John Wick director Chad Stahelski addresses a popular fan theory about the major franchise character who could be Wick’s father-in-law.
- Director Chad Stahelski finds the theory that Winston is John Wick’s father-in-law clever and cool, hinting that it could potentially be true.
- The theory is supported by the presence of Wick’s 1969 Ford Mustang Boss 429, which was driven by Winston in The Continental prequel series.
- While Stahelski did not initially intend for this connection, he is open to the possibility of exploring the father-in-law theory in future John Wick movies.
John Wick director Chad Stahelski addresses a popular fan theory about Wick’s father-in-law. Introduced in the very first film in the action-packed Keanu Reeves-led franchise, Ian McShane’s Winston becomes a key character throughout the series, and in fact is the man with the strongest connection to the enigmatic Wick. But certain clues sprinkled throughout the movies have convinced some that the connection between Winston and Wick goes beyond mere friendship, leading to a theory positing that McShane’s character is the father-in-law of Reeves.’
Whether Winston and John are more deeply connected than it seems is not something John Wick series director Stahelski is willing to defiitively answer, but he is at least aware of the father-in-law theory, and thinks it’s a good one. Speaking to Collider, Stahelski addressed the theory, and teased that it could prove to be true down the road. Check out what he said in the space below:
Yeah. No, that’s a pretty common one, actually. I get that a lot. Did it come full circle that Helen was Winston’s daughter? Look, that’s a pretty good– That’s not where we had initially thought, but could it go there? Yeah, I think that’s pretty clever. I think it’s cool. I think there is a familiar relationship there for sure.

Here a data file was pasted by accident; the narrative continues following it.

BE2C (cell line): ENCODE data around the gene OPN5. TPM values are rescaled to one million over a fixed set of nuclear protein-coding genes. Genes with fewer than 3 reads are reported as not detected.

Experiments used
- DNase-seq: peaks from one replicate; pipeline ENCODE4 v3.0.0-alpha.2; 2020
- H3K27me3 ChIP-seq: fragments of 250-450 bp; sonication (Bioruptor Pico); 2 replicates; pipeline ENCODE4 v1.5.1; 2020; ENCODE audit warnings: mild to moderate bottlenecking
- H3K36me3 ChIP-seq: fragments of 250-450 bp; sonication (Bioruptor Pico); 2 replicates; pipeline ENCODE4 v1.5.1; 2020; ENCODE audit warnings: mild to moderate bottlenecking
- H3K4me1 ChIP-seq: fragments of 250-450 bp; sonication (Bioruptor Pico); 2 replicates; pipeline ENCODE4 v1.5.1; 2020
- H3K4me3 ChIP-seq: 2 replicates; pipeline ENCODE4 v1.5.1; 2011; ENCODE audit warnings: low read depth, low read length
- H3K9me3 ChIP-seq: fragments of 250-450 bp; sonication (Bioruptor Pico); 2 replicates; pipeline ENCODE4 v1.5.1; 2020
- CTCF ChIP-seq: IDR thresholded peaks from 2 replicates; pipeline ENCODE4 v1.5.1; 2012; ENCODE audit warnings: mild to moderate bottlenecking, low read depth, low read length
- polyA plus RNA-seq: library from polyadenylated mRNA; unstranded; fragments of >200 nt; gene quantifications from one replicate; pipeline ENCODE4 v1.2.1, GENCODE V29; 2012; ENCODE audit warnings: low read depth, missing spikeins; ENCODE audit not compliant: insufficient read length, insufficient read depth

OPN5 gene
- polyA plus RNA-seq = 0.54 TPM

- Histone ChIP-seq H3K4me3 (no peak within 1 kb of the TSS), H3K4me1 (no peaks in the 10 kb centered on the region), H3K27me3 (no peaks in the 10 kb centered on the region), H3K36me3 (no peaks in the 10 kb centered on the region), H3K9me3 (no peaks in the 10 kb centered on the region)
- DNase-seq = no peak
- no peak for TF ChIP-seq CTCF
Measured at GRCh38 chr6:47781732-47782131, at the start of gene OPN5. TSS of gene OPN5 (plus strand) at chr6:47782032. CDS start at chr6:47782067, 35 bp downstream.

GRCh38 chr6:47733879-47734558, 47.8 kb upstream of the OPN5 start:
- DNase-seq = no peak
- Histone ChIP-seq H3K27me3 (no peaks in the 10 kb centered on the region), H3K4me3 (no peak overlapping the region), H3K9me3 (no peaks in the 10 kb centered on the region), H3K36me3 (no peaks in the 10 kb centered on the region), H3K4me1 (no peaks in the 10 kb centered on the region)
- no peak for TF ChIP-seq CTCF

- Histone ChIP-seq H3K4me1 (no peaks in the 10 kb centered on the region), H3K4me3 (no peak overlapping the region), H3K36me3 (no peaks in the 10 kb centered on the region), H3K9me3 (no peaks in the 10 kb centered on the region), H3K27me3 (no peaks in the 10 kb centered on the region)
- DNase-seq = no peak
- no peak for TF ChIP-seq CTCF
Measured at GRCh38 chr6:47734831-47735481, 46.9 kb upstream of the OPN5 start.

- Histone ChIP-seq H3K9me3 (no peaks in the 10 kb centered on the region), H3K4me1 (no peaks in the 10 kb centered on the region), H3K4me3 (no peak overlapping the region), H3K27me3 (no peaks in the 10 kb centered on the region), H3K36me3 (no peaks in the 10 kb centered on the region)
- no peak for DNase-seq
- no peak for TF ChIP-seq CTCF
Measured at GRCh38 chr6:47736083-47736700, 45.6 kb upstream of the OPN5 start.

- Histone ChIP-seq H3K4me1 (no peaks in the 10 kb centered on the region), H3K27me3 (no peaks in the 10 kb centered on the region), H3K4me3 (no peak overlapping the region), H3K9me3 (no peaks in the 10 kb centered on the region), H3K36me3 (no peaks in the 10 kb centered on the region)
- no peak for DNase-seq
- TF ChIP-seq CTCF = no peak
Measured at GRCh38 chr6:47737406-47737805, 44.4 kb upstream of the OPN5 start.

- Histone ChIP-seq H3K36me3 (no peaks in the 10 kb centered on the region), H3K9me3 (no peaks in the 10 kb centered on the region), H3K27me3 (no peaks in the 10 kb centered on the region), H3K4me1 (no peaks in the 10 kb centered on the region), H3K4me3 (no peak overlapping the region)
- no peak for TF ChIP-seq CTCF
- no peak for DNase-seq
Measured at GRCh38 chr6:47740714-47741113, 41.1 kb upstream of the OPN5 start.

Why Fans Think Winston Might Be John Wick’s Father-in-Law
At the center of fans’ John Wick father-in-law theory is Wick’s 1969 Ford Mustang Boss 429 (featured in the first two films). In the first movie, it’s revealed that Wick received the car as a gift from his late wife Helen after she convinced him to retire from being an assassin. The story’s tale of bloody revenge is later touched off when gangsters steal the car and kill Wick’s dog Daisy (who was also a gift from his beloved wife).
When a car that looks exactly like Wick’s 1969 Mustang appeared in the recent John Wick prequel series The Continental, being driven by that show’s younger version of Winston, theories arose that the car had been passed down from Winston to his daughter Helen, who then gave it to John. Adding further fuel to the father-in-law theory is a single moment from the end of John Wick: Chapter 4, in which Winston visits Wick’s grave, and utters the line “Farewell, my son.”
It’s possible, of course, that the Mustang featured in The Continental is not the same car Helen gave John, but it just happens that people in the John Wick universe like Mustangs. It’s also possible that Winston said “Farewell, my son” over John’s grave not because they were actually related, but because Winston had come to think of John as a son over the years. Stahelski, for his part, seems intrigued by this particular game of connect-the-dots, and has left the door open that future John Wick movies could confirm the father-in-law theory’s veracity (though he admits it was not intended to go this way in the beginning).
In The Continental, Winston gets his Mustang from Uncle Charlie, the character who would later help John Wick clean up after killing Viggo’s men.